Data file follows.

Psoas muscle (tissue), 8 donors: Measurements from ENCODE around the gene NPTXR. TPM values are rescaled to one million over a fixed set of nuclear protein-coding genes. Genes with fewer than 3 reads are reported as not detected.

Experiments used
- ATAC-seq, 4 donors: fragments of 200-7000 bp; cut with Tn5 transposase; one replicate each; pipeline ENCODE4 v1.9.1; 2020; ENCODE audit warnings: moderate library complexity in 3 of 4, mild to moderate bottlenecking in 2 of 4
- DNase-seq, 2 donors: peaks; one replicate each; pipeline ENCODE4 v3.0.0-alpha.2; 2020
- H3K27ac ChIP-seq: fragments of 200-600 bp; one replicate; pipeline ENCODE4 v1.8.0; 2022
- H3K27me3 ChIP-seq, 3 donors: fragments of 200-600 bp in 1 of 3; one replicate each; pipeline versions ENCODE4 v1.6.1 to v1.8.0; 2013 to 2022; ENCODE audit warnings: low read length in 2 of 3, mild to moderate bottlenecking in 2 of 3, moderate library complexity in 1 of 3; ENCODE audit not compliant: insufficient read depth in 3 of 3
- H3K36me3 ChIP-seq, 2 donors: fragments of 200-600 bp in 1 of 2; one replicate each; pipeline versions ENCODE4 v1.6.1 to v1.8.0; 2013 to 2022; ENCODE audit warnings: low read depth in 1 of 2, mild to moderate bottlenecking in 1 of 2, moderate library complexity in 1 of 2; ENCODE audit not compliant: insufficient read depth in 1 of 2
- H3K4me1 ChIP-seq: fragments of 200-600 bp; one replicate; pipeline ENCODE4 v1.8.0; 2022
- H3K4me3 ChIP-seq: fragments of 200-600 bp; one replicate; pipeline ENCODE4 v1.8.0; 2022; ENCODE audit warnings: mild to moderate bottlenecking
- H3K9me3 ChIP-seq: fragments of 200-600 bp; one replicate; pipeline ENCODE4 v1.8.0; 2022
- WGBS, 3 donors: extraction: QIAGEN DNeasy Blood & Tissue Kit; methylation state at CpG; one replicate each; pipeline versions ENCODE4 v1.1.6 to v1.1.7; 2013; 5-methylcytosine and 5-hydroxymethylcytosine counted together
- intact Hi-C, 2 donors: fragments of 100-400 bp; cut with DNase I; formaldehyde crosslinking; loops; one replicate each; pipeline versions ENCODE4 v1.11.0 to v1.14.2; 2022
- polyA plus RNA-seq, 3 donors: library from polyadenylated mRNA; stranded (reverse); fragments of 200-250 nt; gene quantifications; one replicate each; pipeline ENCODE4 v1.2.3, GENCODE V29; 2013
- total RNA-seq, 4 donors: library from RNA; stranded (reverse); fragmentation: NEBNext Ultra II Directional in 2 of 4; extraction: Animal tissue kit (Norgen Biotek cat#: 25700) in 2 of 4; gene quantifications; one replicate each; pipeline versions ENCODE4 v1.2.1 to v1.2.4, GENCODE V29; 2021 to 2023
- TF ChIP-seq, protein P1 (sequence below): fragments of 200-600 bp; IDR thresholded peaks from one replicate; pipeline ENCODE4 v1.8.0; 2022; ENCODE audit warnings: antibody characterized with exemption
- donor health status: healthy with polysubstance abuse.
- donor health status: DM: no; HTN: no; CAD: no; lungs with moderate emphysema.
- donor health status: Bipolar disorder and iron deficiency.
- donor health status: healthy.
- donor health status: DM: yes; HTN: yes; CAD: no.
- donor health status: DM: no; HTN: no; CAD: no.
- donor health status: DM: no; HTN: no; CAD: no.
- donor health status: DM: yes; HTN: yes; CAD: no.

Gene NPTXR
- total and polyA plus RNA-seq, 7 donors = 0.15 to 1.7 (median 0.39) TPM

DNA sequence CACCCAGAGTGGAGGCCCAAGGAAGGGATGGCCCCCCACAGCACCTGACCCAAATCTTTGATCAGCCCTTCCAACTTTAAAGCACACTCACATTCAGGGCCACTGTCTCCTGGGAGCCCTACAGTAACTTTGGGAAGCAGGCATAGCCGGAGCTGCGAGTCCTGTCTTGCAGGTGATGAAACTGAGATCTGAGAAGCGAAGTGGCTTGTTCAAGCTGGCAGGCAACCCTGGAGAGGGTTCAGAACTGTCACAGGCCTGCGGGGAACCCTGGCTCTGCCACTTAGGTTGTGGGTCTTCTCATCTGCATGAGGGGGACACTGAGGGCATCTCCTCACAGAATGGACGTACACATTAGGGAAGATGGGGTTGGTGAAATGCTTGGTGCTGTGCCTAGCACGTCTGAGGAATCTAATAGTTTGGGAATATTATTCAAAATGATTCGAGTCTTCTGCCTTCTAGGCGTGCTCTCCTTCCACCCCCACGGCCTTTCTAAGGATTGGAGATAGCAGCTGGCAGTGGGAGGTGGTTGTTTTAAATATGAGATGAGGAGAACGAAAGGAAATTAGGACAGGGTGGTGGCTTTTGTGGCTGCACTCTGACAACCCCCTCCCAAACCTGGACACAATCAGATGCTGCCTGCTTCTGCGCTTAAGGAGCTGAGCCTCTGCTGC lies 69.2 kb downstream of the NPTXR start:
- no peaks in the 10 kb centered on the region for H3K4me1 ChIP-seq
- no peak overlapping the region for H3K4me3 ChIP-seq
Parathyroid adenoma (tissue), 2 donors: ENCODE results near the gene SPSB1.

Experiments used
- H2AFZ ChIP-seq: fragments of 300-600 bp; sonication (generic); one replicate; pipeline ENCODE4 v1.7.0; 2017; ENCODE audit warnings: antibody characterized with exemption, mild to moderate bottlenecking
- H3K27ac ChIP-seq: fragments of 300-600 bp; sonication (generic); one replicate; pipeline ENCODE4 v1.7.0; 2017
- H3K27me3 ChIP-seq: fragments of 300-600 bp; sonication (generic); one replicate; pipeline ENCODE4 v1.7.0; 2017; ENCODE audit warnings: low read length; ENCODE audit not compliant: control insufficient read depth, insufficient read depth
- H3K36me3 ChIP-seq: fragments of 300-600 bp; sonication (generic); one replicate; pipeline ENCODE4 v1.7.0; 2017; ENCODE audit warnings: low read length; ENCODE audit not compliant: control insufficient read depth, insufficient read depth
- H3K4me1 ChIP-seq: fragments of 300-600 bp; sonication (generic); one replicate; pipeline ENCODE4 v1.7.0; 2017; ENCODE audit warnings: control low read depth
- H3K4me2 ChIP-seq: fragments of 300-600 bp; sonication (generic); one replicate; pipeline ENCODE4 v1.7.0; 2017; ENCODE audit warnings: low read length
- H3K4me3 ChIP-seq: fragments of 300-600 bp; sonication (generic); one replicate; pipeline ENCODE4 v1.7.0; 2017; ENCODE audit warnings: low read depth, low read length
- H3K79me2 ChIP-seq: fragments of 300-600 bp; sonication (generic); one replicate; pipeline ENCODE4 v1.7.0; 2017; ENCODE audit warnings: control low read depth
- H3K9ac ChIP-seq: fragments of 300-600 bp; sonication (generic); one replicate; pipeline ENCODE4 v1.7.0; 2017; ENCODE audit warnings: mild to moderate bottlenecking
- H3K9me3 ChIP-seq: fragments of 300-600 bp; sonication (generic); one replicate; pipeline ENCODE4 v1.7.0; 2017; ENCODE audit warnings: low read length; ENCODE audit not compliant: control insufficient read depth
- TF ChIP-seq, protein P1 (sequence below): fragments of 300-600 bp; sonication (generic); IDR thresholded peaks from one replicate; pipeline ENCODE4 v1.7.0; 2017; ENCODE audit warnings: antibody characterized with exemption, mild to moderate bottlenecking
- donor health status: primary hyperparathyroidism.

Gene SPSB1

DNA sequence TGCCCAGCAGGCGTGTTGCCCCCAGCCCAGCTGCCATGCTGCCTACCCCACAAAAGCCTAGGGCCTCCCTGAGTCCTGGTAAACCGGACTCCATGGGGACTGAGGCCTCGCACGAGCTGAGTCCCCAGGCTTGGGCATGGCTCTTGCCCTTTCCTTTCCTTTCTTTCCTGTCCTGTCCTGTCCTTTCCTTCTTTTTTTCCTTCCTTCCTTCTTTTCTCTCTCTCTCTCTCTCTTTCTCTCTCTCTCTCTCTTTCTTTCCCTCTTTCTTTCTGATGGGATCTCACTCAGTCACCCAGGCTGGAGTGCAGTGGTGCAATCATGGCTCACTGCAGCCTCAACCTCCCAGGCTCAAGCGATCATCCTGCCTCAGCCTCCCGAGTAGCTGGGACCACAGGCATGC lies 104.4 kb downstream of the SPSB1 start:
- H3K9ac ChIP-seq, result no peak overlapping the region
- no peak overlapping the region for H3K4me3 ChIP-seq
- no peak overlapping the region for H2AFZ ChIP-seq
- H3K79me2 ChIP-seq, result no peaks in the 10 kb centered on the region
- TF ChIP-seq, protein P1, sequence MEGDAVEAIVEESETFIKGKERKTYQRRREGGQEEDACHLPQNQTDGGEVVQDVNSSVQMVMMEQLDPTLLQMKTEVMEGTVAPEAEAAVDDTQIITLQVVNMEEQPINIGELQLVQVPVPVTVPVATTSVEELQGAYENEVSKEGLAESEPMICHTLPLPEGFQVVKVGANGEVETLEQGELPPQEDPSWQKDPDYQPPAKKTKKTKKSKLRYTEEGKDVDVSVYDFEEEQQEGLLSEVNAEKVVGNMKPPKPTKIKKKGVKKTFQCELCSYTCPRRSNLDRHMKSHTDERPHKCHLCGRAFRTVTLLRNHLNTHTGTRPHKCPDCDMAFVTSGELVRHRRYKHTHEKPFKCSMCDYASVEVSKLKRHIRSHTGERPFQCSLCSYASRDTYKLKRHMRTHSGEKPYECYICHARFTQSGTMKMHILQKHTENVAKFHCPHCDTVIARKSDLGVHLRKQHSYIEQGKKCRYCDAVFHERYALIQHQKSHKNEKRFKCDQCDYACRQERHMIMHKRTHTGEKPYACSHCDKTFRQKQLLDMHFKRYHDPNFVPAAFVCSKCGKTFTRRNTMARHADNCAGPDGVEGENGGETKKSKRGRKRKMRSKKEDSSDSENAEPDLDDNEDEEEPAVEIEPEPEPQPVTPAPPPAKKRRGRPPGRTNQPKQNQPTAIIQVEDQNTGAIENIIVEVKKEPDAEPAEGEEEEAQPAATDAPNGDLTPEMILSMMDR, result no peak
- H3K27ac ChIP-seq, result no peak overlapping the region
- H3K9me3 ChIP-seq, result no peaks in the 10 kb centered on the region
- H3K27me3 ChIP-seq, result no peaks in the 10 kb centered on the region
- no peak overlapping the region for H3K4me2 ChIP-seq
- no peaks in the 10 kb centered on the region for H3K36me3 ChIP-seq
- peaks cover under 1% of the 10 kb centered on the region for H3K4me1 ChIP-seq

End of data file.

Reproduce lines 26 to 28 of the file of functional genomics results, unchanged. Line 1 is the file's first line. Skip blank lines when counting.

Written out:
DNA sequence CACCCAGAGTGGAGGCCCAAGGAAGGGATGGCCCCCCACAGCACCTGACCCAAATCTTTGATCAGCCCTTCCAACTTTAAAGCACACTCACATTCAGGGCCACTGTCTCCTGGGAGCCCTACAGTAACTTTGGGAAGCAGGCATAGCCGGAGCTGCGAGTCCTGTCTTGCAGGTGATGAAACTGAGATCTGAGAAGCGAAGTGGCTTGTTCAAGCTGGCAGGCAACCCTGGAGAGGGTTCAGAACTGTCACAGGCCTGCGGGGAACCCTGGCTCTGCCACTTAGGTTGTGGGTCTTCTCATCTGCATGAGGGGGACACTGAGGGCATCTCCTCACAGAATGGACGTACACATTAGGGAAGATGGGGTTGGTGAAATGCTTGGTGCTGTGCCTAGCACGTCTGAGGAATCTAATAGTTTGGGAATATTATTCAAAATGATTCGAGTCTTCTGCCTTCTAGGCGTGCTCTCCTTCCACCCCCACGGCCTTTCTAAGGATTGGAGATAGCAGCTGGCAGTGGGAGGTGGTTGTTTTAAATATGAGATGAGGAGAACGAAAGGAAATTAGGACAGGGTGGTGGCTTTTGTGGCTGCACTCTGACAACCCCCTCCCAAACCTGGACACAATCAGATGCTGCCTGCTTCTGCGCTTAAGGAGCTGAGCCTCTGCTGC lies 69.2 kb downstream of the NPTXR start:
- no peaks in the 10 kb centered on the region for H3K4me1 ChIP-seq
- no peak overlapping the region for H3K4me3 ChIP-seq